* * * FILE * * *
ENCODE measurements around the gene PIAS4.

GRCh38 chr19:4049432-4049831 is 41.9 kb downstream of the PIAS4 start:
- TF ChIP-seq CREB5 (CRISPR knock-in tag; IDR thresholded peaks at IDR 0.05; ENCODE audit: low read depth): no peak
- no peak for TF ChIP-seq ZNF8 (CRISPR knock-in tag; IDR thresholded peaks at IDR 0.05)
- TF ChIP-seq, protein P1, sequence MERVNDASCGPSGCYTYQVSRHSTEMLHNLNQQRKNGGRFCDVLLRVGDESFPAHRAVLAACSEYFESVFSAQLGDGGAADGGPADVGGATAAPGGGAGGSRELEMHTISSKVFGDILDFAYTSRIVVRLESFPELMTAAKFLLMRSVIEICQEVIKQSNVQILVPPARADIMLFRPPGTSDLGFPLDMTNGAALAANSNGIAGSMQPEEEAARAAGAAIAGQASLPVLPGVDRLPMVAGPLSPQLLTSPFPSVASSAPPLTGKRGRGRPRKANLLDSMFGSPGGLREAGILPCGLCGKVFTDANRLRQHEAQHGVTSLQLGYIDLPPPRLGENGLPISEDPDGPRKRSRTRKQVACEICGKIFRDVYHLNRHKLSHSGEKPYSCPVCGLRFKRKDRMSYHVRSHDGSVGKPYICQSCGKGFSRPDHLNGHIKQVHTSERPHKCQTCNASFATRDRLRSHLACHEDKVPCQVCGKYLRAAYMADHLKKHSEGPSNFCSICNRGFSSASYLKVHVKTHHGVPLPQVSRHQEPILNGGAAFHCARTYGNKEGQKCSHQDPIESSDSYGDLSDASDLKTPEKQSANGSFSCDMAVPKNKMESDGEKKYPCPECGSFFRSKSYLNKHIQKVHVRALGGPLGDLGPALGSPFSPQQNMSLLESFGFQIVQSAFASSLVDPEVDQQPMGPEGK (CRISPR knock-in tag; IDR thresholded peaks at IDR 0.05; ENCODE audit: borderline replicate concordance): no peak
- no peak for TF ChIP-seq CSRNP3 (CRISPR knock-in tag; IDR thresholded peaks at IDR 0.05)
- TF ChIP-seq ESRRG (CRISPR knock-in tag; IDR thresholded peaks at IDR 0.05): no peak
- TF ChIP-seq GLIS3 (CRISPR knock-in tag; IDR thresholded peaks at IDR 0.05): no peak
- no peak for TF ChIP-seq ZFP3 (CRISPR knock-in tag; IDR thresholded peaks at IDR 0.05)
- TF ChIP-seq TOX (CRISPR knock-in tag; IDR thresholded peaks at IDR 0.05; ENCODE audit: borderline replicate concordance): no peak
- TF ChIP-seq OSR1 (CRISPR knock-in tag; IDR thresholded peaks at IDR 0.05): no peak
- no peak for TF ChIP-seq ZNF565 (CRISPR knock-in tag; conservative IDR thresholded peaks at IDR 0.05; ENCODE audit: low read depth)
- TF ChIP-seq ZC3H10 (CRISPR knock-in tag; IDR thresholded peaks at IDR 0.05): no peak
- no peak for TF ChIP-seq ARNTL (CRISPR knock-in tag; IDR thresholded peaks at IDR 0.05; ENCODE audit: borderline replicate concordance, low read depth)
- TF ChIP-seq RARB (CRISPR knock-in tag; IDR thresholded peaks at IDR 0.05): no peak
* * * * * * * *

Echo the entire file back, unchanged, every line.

ENCODE measurements around the gene PIAS4.

GRCh38 chr19:4049432-4049831 is 41.9 kb downstream of the PIAS4 start:
- TF ChIP-seq CREB5 (CRISPR knock-in tag; IDR thresholded peaks at IDR 0.05; ENCODE audit: low read depth): no peak
- no peak for TF ChIP-seq ZNF8 (CRISPR knock-in tag; IDR thresholded peaks at IDR 0.05)
- TF ChIP-seq, protein P1, sequence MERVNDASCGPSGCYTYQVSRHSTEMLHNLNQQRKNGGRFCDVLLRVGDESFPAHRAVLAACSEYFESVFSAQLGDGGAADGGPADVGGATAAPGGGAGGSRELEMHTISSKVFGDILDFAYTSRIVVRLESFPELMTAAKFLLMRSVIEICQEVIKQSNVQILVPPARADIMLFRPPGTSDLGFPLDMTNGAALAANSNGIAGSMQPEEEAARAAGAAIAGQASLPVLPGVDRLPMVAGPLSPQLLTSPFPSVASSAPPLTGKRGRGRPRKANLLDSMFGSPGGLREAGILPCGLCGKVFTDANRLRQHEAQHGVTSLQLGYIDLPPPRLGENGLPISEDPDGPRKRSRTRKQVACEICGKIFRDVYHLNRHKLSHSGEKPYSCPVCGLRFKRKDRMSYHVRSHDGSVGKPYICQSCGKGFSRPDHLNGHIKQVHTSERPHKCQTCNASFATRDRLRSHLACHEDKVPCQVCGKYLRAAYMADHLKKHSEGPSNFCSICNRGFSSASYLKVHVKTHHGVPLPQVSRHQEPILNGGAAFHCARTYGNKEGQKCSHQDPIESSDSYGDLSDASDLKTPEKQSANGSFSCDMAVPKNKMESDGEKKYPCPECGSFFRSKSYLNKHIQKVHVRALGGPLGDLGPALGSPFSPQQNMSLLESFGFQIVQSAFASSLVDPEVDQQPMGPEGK (CRISPR knock-in tag; IDR thresholded peaks at IDR 0.05; ENCODE audit: borderline replicate concordance): no peak
- no peak for TF ChIP-seq CSRNP3 (CRISPR knock-in tag; IDR thresholded peaks at IDR 0.05)
- TF ChIP-seq ESRRG (CRISPR knock-in tag; IDR thresholded peaks at IDR 0.05): no peak
- TF ChIP-seq GLIS3 (CRISPR knock-in tag; IDR thresholded peaks at IDR 0.05): no peak
- no peak for TF ChIP-seq ZFP3 (CRISPR knock-in tag; IDR thresholded peaks at IDR 0.05)
- TF ChIP-seq TOX (CRISPR knock-in tag; IDR thresholded peaks at IDR 0.05; ENCODE audit: borderline replicate concordance): no peak
- TF ChIP-seq OSR1 (CRISPR knock-in tag; IDR thresholded peaks at IDR 0.05): no peak
- no peak for TF ChIP-seq ZNF565 (CRISPR knock-in tag; conservative IDR thresholded peaks at IDR 0.05; ENCODE audit: low read depth)
- TF ChIP-seq ZC3H10 (CRISPR knock-in tag; IDR thresholded peaks at IDR 0.05): no peak
- no peak for TF ChIP-seq ARNTL (CRISPR knock-in tag; IDR thresholded peaks at IDR 0.05; ENCODE audit: borderline replicate concordance, low read depth)
- TF ChIP-seq RARB (CRISPR knock-in tag; IDR thresholded peaks at IDR 0.05): no peak